- Traumatic: traumatic spondylolisthesis is caused by an injury which leads to a spinal fracture or slippage.Similar to the isthmic, the traumatic spondylolisthesis also involves a fracture. However, it’s a fracture of any other part of the vertebra other than the pars interarticularis. The facet joints, for example, can fracture, separating the front part of the vertebra from the back part.
- Pathological: it results when the spine is weakened by disease, such as osteoporosis, an infection or tumor weakening the bones and leading to a fracture that split the vertebra, causing instability and a potential slip.
- Post-surgical (or iatrogenic): it refers to slippage that occurs or becomes worse after spinal surgery. It is caused by a weakening of the pars, often as a result of a laminectomy,
As a quick summary, spondylolisthesis can be caused by:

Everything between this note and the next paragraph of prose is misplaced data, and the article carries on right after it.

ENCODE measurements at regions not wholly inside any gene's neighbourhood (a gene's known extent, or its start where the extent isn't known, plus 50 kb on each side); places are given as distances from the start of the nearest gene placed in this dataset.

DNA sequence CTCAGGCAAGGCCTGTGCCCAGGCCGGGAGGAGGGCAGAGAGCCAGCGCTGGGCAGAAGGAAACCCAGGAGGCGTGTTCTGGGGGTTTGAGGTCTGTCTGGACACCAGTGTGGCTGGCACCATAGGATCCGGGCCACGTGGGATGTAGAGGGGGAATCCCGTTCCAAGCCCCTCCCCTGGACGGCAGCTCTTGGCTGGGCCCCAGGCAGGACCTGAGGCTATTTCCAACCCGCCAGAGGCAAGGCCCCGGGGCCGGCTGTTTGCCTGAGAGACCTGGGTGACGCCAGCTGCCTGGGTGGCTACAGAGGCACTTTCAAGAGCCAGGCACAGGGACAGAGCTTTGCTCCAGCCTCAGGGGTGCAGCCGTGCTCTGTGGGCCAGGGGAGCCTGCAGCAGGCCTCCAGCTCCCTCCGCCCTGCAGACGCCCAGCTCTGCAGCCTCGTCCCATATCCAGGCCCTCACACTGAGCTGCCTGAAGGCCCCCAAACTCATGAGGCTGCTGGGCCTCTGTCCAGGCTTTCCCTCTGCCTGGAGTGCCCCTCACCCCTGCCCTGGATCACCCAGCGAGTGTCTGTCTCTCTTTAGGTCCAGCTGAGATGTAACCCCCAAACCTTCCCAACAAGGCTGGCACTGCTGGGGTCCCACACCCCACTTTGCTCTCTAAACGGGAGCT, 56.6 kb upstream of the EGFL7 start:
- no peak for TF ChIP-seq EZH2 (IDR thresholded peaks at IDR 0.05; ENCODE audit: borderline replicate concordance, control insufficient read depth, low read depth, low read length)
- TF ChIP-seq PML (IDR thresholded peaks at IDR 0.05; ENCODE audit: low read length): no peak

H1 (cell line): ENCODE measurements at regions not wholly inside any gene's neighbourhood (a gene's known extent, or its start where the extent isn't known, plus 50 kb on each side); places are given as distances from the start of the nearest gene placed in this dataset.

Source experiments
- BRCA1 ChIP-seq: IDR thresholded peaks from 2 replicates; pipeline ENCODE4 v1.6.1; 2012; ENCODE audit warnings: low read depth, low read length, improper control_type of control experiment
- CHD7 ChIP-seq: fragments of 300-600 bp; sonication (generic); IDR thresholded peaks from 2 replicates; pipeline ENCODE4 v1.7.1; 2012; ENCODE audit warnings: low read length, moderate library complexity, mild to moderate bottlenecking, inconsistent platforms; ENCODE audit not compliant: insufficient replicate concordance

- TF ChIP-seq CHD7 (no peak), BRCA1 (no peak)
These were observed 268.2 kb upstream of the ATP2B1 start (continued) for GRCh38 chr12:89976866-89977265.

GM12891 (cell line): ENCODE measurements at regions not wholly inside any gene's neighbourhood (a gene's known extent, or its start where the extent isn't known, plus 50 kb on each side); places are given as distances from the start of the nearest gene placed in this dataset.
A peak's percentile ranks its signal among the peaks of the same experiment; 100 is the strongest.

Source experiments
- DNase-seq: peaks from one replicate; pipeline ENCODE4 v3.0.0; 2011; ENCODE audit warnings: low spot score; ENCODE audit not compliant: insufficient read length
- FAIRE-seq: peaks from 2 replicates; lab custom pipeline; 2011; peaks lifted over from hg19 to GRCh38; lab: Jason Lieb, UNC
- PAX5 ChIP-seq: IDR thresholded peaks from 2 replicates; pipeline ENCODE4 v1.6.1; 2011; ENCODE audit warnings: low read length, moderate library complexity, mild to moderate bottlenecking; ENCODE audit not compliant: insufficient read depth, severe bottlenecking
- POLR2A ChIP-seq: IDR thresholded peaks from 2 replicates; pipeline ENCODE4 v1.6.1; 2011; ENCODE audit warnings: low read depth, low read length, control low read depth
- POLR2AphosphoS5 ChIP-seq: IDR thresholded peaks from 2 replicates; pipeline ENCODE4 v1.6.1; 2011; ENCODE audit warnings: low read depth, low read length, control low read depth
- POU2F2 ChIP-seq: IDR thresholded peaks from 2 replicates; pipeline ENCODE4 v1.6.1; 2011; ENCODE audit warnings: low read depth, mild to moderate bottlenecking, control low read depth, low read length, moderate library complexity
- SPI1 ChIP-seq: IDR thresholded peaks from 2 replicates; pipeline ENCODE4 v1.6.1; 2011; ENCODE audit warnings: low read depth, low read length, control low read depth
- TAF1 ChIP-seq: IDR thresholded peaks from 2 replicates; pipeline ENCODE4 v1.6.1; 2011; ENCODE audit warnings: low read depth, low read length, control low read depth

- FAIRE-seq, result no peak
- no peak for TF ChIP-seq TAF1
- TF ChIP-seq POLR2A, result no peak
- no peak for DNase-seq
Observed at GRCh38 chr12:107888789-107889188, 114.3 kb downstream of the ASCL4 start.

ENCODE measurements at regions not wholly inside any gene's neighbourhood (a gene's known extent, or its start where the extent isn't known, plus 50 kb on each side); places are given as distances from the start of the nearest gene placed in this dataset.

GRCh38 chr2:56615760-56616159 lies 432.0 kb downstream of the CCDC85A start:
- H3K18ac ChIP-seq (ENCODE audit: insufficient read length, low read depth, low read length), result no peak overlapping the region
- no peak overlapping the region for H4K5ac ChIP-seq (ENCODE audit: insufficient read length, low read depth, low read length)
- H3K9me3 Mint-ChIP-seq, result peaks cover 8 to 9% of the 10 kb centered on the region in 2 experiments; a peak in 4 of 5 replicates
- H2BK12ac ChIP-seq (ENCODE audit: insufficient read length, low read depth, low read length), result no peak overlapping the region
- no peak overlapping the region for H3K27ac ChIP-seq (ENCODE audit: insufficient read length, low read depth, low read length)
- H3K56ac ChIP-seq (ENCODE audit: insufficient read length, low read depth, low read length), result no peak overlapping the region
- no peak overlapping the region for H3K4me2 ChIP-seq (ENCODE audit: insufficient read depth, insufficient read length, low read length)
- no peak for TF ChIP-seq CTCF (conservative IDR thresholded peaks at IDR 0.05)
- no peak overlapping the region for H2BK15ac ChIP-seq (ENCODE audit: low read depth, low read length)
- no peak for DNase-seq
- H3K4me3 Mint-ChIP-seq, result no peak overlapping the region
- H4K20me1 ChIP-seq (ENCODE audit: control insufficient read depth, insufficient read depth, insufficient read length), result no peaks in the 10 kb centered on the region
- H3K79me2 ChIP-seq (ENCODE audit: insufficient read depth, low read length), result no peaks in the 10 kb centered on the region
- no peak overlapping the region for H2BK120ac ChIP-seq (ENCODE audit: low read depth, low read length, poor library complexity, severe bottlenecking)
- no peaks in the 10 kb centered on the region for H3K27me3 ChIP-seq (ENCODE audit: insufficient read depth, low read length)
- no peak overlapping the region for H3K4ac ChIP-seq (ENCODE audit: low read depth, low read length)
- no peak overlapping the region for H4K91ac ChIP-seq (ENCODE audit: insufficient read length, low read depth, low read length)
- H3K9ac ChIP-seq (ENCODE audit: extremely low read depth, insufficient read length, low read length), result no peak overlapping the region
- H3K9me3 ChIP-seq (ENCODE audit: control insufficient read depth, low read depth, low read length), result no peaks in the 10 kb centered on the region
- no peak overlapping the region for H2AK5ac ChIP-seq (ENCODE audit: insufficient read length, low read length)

- a birth defect
- spondylolysis (a defect or fracture in the pars interarticularis)
- degeneration due to age or overuse
Risk factors include a history of repetitive trauma or hyperextension of the lower back or lumbar spine. Athletes such as gymnasts, weight lifters, and football linemen who have large forces applied to the spine during extension are at greater risk for developing isthmic spondylolisthesis.
Patients are often asymptomatic and little or no correlation is found between degree of “slippage” and clinical presentation or pain.
Symptoms and signs may include:
- Lower back pain which may increase with extension.
- Hamstring tightness, hypertonic low back muscles.
- Pain, numbness, or weakness affecting one or both lower extremities only if the slippage causes pressure on the nerves.
- Possible hyperlordosis of lumbar spine.
- Possible pronounced spinous at involved segment, and/or depressed spinous at segments immediately above.
- Weakness in the legs.
- Stiffness of the lower back.